Parker Solar Probe pulls back the veil on Venus’s night side

When flying past Venus in July 2020, Parker Solar Probe’s WISPR instrument, short for Wide-field Imager for Parker Solar Probe, detected a bright rim around the edge of the planet that may be nightglow — light emitted by oxygen atoms high in the atmosphere that recombine into molecules in the nightside. The prominent dark feature in the center of the image is Aphrodite Terra, the largest highland region on the Venusian surface. Bright streaks in WISPR, such as the ones seen here, are typically caused by a combination of charged particles — called cosmic rays — sunlight reflected by grains of space dust, and particles of material expelled from the spacecraft’s structures after impact with those dust grains. The number of streaks varies along the orbit or when the spacecraft is traveling at different speeds, and scientists are still in discussion about the specific origins of the streaks here. The dark spot appearing on the lower portion of Venus is an artifact from the WISPR instrument. Credits: NASA/Johns Hopkins APL/Naval Research Laboratory/Guillermo Stenborg and Brendan Gallagher

An ultra-sensitive camera on NASA’s Parker Solar Probe caught an ethereal glimpse of the night side of Venus during a flyby last year, unexpectedly seeing through thick atmospheric haze to reveal part of the planet’s hellishly hot landscape.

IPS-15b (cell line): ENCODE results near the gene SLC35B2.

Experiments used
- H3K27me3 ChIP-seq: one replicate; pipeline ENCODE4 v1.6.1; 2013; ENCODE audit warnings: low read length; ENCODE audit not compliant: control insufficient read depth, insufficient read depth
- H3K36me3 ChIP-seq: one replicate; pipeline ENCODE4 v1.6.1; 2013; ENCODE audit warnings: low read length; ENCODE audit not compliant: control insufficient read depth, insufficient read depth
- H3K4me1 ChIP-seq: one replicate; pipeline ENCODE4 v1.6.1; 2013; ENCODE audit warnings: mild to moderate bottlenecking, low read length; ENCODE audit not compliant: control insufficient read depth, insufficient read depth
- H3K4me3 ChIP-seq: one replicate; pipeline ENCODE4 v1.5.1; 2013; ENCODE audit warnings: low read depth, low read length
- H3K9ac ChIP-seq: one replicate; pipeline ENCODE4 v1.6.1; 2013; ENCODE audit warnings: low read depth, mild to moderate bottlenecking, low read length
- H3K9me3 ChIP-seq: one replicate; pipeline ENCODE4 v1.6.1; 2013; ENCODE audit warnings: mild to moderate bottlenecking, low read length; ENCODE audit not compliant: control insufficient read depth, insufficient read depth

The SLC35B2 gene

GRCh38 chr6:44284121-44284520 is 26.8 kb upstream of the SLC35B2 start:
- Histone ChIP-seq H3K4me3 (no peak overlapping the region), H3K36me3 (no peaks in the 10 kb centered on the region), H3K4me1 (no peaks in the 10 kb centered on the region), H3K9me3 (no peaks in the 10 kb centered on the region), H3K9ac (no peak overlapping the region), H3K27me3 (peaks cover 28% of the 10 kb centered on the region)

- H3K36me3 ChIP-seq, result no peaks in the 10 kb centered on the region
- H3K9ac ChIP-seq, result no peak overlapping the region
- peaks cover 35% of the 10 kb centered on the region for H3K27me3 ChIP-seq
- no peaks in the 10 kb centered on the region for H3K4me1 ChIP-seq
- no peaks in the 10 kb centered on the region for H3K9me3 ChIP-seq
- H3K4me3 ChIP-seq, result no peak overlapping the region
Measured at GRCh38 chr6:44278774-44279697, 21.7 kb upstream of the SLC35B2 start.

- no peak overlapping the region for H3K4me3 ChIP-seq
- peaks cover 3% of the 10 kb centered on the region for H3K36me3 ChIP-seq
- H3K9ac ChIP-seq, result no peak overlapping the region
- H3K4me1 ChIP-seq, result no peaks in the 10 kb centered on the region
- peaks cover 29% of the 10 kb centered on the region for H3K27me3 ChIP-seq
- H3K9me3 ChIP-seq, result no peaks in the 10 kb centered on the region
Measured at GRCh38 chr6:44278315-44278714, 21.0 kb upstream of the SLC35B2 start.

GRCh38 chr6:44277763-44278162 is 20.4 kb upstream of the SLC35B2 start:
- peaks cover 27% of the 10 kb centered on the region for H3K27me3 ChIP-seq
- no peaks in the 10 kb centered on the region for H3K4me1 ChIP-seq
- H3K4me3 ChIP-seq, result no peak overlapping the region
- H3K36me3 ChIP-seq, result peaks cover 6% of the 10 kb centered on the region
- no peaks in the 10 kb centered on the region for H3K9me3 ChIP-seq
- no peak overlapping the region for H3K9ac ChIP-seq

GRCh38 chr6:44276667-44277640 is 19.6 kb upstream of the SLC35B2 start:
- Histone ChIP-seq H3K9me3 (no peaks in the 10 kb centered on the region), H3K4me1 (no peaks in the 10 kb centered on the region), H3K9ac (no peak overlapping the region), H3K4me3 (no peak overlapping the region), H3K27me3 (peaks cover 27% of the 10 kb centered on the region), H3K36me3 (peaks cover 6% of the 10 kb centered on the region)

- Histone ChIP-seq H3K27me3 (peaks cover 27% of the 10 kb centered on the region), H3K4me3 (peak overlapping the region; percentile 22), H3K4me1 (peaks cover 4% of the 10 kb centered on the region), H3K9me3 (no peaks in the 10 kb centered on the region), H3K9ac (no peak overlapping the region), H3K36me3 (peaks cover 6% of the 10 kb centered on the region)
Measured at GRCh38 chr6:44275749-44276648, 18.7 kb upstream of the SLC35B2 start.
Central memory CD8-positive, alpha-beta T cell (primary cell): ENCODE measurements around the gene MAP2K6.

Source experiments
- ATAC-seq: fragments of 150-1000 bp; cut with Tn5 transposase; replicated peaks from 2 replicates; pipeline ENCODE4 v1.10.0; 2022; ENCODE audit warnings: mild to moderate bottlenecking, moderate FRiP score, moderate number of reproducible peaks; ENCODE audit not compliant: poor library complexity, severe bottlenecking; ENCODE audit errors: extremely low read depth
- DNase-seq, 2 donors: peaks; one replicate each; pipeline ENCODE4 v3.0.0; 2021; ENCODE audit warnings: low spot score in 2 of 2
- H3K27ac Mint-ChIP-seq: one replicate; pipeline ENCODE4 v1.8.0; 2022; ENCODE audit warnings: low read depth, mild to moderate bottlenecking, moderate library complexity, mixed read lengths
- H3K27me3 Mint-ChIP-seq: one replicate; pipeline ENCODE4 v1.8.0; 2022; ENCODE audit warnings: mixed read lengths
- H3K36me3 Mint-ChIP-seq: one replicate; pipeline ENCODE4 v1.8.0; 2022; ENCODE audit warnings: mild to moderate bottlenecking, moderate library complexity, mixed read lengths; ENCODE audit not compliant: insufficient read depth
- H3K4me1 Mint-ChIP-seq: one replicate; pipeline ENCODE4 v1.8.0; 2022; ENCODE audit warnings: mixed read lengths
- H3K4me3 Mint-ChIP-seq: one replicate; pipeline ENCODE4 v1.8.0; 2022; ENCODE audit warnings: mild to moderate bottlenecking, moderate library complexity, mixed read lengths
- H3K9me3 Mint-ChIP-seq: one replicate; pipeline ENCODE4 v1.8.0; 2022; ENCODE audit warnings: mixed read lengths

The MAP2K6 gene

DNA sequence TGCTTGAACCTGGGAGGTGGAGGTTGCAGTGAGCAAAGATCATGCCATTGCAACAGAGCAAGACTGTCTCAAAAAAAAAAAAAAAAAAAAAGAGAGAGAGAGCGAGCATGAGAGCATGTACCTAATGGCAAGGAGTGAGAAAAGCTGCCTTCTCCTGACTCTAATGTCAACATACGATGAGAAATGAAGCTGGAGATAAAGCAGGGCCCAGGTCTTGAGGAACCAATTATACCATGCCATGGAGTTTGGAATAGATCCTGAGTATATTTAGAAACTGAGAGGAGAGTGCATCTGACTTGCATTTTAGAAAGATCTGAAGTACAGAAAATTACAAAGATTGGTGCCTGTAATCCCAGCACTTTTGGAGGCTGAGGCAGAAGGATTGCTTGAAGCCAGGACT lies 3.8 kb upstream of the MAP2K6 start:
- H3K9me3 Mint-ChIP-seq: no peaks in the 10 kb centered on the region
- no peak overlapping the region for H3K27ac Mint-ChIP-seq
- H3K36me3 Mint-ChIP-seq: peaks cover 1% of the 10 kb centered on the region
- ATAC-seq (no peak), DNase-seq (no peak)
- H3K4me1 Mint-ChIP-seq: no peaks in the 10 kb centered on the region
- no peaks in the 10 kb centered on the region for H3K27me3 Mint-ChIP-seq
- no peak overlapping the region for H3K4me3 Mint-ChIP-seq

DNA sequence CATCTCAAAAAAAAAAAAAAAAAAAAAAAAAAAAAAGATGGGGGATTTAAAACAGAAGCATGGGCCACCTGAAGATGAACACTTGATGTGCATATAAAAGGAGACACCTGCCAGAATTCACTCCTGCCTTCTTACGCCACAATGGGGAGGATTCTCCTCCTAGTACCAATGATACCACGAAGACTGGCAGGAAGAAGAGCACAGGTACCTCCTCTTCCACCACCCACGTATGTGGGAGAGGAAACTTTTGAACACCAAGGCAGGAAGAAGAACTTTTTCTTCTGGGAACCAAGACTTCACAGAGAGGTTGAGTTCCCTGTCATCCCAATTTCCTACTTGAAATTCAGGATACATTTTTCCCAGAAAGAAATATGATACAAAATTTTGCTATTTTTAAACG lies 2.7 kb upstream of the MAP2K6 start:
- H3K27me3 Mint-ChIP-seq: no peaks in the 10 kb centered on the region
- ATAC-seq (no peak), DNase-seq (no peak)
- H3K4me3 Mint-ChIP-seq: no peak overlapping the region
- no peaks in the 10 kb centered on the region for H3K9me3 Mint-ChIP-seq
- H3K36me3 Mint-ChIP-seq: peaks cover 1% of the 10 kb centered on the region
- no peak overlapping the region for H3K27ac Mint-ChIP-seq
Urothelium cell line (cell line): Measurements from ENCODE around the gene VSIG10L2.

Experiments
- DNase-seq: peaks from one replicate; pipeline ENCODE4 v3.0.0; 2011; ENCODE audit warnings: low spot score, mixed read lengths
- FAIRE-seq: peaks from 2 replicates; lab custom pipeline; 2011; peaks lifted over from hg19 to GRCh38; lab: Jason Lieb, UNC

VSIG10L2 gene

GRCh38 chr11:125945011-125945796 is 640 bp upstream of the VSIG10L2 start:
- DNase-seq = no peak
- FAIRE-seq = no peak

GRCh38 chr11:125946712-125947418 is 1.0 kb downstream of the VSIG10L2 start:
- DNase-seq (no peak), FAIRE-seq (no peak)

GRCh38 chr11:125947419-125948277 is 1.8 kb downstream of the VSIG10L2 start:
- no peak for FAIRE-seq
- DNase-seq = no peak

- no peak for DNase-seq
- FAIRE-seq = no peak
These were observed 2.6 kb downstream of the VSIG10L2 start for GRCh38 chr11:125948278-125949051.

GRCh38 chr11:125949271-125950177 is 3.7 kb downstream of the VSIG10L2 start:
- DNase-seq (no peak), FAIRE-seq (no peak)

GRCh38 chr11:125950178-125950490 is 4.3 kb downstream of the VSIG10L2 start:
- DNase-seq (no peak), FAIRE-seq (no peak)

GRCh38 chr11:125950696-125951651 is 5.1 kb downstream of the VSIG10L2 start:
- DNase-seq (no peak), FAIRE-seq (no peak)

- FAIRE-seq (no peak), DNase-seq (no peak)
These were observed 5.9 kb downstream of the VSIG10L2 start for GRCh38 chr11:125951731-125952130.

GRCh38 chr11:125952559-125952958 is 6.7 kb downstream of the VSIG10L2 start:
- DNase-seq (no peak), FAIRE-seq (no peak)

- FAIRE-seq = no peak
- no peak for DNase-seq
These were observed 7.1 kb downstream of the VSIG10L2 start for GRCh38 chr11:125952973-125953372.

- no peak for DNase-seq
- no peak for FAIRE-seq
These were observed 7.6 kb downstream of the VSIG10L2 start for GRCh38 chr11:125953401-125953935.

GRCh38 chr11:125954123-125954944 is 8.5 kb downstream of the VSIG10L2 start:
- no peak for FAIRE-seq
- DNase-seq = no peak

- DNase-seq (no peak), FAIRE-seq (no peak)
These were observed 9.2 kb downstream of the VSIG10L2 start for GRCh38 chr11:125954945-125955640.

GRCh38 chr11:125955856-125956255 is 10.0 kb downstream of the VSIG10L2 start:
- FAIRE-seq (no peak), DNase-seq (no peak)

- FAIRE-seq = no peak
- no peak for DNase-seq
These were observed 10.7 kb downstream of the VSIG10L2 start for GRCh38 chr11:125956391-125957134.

Parker’s wide-field imaging instrument, known as WISPR, is designed to observe the large-scale structure of the sun’s atmosphere, or corona, while other instruments on the probe measure electric and magnetic fields, and solar wind particles. The mission launched from Cape Canaveral in August 2018 and has traveled closer to the sun than any previous spacecraft.

The mission is designed to study the origin of the solar wind, a fast-moving flow of particles streaming away from the sun in every direction. The solar wind drives space weather and influences the entire solar system, and can bring impacts such as communications and electricity blackouts, damage to satellites, and colorful auroral displays to Earth.

Named for Eugene Parker, who correctly predicted the existence of the solar wind in 1958, Parker Solar Probe will also investigate why the solar corona is many times hotter than the sun’s surface. The spacecraft is armored to withstand the extreme temperatures of the sun’s outer atmosphere, where temperatures reach 3.6 million degrees Fahrenheit (2 million degrees Celsius).

Parker Solar Probe will continue breaking its own record in the coming years. The spacecraft uses gravitational slingshot maneuvers around Venus to alter its trajectory, moving the closest point of its orbit — or perihelion — ever-closer to the sun.

The flybys with Venus also offer opportunities for bonus science. An image released by NASA last week shows the night side of Venus in stark contrast to a starry sky.

Parker’s wide-field imager captured the image of Venus during a flyby July 11, 2020, from a distance of 7,693 miles (12,380 kilometers) away, according to NASA. Developed at the Naval Research Laboratory, the WISPR instrument has two overlapping cameras that take pictures in visible light.

Scientists expected Parker Solar Probe’s images of Venus to show the planet’s sulfuric acid clouds, which typically hide Venus’s landscape. Instead, Parker’s cameras saw hints of the surface of Venus.